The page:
Annual Conference of the Midwest Political Science Association (MPSA) edition:72 location:Chicago (Ill.) date:3-6 April 2014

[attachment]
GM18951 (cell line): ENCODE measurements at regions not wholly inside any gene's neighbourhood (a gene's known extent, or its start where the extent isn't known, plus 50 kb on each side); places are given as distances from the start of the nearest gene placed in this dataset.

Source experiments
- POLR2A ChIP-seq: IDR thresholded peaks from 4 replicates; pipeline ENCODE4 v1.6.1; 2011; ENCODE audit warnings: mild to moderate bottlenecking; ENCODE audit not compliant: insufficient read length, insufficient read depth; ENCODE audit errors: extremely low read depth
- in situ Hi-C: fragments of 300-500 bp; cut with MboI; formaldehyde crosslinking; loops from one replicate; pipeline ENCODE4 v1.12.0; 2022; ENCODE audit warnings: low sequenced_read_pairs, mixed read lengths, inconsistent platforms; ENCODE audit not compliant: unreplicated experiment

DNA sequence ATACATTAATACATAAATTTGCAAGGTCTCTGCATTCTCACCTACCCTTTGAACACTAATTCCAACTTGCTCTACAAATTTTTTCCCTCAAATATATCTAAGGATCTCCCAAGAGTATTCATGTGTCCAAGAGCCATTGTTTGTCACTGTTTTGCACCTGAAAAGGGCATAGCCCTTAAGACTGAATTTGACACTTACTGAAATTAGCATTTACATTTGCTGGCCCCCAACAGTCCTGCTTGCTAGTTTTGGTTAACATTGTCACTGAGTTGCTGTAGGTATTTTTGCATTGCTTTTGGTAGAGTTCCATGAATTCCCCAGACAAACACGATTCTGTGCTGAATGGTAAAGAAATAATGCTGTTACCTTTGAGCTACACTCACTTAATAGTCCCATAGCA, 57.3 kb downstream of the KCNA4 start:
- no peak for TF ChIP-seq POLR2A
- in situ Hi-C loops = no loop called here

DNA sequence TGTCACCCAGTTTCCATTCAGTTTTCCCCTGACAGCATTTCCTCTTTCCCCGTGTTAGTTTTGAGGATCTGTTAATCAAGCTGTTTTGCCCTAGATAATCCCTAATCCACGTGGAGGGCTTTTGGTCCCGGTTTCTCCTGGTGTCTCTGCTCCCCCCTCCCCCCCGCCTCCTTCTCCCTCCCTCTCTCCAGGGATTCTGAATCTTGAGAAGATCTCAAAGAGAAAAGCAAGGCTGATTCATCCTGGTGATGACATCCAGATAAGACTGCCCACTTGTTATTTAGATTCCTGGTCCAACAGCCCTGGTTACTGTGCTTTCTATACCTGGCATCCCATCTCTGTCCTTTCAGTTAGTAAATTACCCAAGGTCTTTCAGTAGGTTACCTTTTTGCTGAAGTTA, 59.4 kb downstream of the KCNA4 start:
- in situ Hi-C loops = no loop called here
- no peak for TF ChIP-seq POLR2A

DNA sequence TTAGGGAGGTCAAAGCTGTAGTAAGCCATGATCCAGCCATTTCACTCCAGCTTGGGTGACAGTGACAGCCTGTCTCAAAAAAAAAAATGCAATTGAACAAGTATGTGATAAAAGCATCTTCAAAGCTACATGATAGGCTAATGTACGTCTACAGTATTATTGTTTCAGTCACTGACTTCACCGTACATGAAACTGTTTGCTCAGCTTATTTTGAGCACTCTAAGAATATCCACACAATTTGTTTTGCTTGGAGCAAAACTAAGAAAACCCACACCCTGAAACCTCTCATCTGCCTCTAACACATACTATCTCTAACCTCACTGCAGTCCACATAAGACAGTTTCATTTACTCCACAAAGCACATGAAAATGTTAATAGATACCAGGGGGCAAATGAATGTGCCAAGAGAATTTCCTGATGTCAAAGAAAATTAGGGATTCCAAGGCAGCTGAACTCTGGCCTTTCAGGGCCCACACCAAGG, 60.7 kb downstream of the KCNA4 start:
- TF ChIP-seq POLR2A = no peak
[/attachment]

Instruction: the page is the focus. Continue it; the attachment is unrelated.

In this paper we investigate the relationship between trade union density and social expenditure for OECD member countries from 1980 to 2010. Two causal mechanisms have been invoked to explain the positive correlation that has been identified between union membership and social expenditure. On the one hand, unions try to influence policy decisions, but on the other hand it is easier for trade unions to mobilize members in an economic system that spends more resources on redistribution. The time series analysis indicates that trade union density is a significant determinant of social expenditure, and that this effect is most prominent in coordinated market economies. The findings also show a strong policy feedback mechanism whereby social expenditure has an effect on subsequent levels of union density, regardless of the contextual political system. We close with some speculation about the implications of these findings in the current economic downturn.